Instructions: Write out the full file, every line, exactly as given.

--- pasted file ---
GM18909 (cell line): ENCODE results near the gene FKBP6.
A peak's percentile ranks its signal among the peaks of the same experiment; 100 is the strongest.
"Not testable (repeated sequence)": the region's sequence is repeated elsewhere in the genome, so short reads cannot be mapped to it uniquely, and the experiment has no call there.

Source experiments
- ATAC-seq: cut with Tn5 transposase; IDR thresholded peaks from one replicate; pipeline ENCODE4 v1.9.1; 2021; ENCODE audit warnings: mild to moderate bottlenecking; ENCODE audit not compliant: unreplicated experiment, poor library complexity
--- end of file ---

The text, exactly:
GM18909 (cell line): ENCODE results near the gene FKBP6.
A peak's percentile ranks its signal among the peaks of the same experiment; 100 is the strongest.
"Not testable (repeated sequence)": the region's sequence is repeated elsewhere in the genome, so short reads cannot be mapped to it uniquely, and the experiment has no call there.

Source experiments
- ATAC-seq: cut with Tn5 transposase; IDR thresholded peaks from one replicate; pipeline ENCODE4 v1.9.1; 2021; ENCODE audit warnings: mild to moderate bottlenecking; ENCODE audit not compliant: unreplicated experiment, poor library complexity